A unique culture and amazing landscapes for you to discover on a real cycling adventure .
From the megalopolis of Tokyo to dense forests, mountains and narrow, car-free roads, Japan will surprise and delight you at every pedal stroke. While the terrain rivals the best anywhere in the world, the culture is unique, and a bicycle is the perfect way to discover this land of contrasts. In the evenings we will sample hot springs, local food and traditional lodgings, and fully enjoy the hospitality this remarkable country offers. We finish the adventure in the stylish city of Kyoto, renowned for its temples and vibrant geisha culture.
Single occupancy — € 6.150 per person
Let us challenge and inspire you, and fuel your passion for cycling. Using our vast experience of road riding and our love of the history of the sport, we have created Rapha Randonnées: point-to-point itineraries in cycling’s classic territories, and in select destinations across the world. Take on mythical climbs in the Alps, Pyrenees and Dolomites, or cycle the road less travelled through the beautiful landscapes of Japan, California or Corsica. Whichever you choose, you will experience the same levels of service and support. Rapha Travel team cars and experienced guides will be on hand with local knowledge, a morale-boosting chat or a full bidon every pedal-stroke of the way. And, at the end of the day, you’ll simply hand your bike over to our mechanics, who will return them in top condition the next morning. In the evenings all you have to do is enjoy your appointment with our pro-level soigneur, sample the regional wines and cuisine, and relax in our carefully chosen accommodation.
Flights, bike hire and travel insurance are not included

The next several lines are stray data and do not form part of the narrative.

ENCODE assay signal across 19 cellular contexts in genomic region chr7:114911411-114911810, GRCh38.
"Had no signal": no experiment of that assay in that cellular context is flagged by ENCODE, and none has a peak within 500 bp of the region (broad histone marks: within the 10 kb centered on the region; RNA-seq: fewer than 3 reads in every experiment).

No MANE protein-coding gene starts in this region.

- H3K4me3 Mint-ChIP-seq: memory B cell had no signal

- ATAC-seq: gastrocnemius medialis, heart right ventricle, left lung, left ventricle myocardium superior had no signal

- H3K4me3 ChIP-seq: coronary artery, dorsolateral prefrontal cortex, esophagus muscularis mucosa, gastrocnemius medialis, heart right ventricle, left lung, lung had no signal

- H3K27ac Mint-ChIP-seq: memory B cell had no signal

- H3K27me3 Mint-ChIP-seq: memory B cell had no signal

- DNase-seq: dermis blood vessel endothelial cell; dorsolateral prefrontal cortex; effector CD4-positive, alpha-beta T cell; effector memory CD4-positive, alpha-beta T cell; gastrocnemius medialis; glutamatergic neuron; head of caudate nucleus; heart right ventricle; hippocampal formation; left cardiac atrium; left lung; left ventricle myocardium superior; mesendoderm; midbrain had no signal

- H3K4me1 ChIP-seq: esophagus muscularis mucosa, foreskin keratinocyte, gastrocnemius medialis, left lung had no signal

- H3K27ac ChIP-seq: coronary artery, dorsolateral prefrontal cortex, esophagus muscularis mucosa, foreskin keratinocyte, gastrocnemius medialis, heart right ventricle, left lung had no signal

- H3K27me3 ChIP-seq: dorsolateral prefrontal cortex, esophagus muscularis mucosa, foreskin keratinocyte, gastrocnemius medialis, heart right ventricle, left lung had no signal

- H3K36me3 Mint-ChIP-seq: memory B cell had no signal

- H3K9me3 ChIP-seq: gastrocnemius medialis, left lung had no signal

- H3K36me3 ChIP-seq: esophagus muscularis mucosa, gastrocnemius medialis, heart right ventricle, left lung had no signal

Single occupancy as standard - Double occupancy on request only
Randonnées are a real challenge, often climbing the same cols used in the biggest races in the world. But because they’re fully supported, they can be enjoyed by everyone from veteran riders with years of experience to relative newcomers who have put in the training and committed themselves to achieving something special.
|Arrival day Tokyo|
|Day 1 Okutama — Kofu||86 KM||2,176 M|
|Day 2 Kofu — Mount Norikura||197 KM||5,483 M|
|Day 3 Mount Norikura — Shirakawa||142 KM||3,272 M|
|Day 4 Shirakaway — Kaga — Fuki Prefecture||153 KM||2,700 M|
|Day 5 Kaga – Suigekka||154 KM||2,600 M|
|Day 6 Suigekka — Kyoto||125 KM||3,561 M|
|Departure Day Kyoto|
See full itinerary
Tokyo is the world’s largest metropolitan area, home to around 37 million people. It overwhelms the senses at every turn: a high-rise neon jungle of bewildering density and endless surprises. From robot-run cafés to miniature jazz bars, rowdy izakayas (a type of Japanese gastro-pub) to traditional master craftsmen, Tokyo has the best of everything. The only trouble is finding what you're looking for in its labyrinth of streets and alleys. Tokyo’s famed futuristic architecture is beginning to wear its ‘80s roots a little more heavily, but it’s all part of the unique charm of a city where relentless progress is married to an unshakeable reverence for tradition.